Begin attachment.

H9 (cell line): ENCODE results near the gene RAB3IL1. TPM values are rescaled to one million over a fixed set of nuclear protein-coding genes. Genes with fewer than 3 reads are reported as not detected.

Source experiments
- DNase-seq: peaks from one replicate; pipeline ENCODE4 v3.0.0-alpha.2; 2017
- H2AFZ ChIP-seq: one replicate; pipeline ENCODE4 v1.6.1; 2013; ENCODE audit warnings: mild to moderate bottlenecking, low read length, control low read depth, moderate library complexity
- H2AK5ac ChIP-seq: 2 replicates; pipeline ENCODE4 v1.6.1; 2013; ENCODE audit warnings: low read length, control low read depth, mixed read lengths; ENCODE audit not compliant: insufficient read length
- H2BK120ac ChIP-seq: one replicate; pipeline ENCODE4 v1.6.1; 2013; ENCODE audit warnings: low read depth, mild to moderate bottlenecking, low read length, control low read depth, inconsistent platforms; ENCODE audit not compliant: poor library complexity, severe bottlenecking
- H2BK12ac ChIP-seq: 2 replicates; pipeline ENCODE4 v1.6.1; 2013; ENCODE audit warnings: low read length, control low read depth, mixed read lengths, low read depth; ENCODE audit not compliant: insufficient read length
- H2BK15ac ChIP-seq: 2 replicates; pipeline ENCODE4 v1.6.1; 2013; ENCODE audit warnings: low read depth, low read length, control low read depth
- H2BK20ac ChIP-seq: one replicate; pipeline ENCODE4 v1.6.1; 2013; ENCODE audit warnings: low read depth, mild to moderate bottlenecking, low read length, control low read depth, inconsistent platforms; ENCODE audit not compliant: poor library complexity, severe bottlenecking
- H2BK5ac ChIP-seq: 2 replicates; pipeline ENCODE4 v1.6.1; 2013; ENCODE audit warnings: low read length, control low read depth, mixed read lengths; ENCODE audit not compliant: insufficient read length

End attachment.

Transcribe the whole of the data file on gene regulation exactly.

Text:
H9 (cell line): ENCODE results near the gene RAB3IL1. TPM values are rescaled to one million over a fixed set of nuclear protein-coding genes. Genes with fewer than 3 reads are reported as not detected.

Source experiments
- DNase-seq: peaks from one replicate; pipeline ENCODE4 v3.0.0-alpha.2; 2017
- H2AFZ ChIP-seq: one replicate; pipeline ENCODE4 v1.6.1; 2013; ENCODE audit warnings: mild to moderate bottlenecking, low read length, control low read depth, moderate library complexity
- H2AK5ac ChIP-seq: 2 replicates; pipeline ENCODE4 v1.6.1; 2013; ENCODE audit warnings: low read length, control low read depth, mixed read lengths; ENCODE audit not compliant: insufficient read length
- H2BK120ac ChIP-seq: one replicate; pipeline ENCODE4 v1.6.1; 2013; ENCODE audit warnings: low read depth, mild to moderate bottlenecking, low read length, control low read depth, inconsistent platforms; ENCODE audit not compliant: poor library complexity, severe bottlenecking
- H2BK12ac ChIP-seq: 2 replicates; pipeline ENCODE4 v1.6.1; 2013; ENCODE audit warnings: low read length, control low read depth, mixed read lengths, low read depth; ENCODE audit not compliant: insufficient read length
- H2BK15ac ChIP-seq: 2 replicates; pipeline ENCODE4 v1.6.1; 2013; ENCODE audit warnings: low read depth, low read length, control low read depth
- H2BK20ac ChIP-seq: one replicate; pipeline ENCODE4 v1.6.1; 2013; ENCODE audit warnings: low read depth, mild to moderate bottlenecking, low read length, control low read depth, inconsistent platforms; ENCODE audit not compliant: poor library complexity, severe bottlenecking
- H2BK5ac ChIP-seq: 2 replicates; pipeline ENCODE4 v1.6.1; 2013; ENCODE audit warnings: low read length, control low read depth, mixed read lengths; ENCODE audit not compliant: insufficient read length